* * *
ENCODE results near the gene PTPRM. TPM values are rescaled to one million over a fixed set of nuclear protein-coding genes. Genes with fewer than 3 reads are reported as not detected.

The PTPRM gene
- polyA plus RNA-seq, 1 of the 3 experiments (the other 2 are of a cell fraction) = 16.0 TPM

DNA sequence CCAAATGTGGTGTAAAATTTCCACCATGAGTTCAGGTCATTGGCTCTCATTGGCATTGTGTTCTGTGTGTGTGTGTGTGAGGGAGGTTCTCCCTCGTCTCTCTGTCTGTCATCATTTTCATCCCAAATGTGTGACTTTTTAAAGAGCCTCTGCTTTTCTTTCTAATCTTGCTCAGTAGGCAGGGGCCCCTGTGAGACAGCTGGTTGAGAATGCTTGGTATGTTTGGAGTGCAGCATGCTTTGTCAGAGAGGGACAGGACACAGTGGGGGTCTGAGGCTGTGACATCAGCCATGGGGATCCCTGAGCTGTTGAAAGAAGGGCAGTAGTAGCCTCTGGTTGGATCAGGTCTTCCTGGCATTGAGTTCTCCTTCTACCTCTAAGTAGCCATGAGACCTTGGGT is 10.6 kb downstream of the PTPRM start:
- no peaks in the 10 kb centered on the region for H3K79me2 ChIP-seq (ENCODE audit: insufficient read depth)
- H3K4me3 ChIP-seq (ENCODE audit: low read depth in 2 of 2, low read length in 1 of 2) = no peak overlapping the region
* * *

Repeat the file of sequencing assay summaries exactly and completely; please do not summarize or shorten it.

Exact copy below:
ENCODE results near the gene PTPRM. TPM values are rescaled to one million over a fixed set of nuclear protein-coding genes. Genes with fewer than 3 reads are reported as not detected.

The PTPRM gene
- polyA plus RNA-seq, 1 of the 3 experiments (the other 2 are of a cell fraction) = 16.0 TPM

DNA sequence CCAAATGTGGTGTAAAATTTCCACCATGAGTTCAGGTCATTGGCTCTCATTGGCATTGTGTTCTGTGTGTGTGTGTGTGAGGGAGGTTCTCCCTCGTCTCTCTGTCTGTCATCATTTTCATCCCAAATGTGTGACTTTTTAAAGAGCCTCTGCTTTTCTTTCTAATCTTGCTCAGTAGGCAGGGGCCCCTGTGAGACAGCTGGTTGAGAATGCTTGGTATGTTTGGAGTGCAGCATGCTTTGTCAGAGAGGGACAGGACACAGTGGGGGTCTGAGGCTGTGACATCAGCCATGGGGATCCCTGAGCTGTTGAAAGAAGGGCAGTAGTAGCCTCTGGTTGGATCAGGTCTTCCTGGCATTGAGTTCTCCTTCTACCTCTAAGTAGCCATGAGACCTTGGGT is 10.6 kb downstream of the PTPRM start:
- no peaks in the 10 kb centered on the region for H3K79me2 ChIP-seq (ENCODE audit: insufficient read depth)
- H3K4me3 ChIP-seq (ENCODE audit: low read depth in 2 of 2, low read length in 1 of 2) = no peak overlapping the region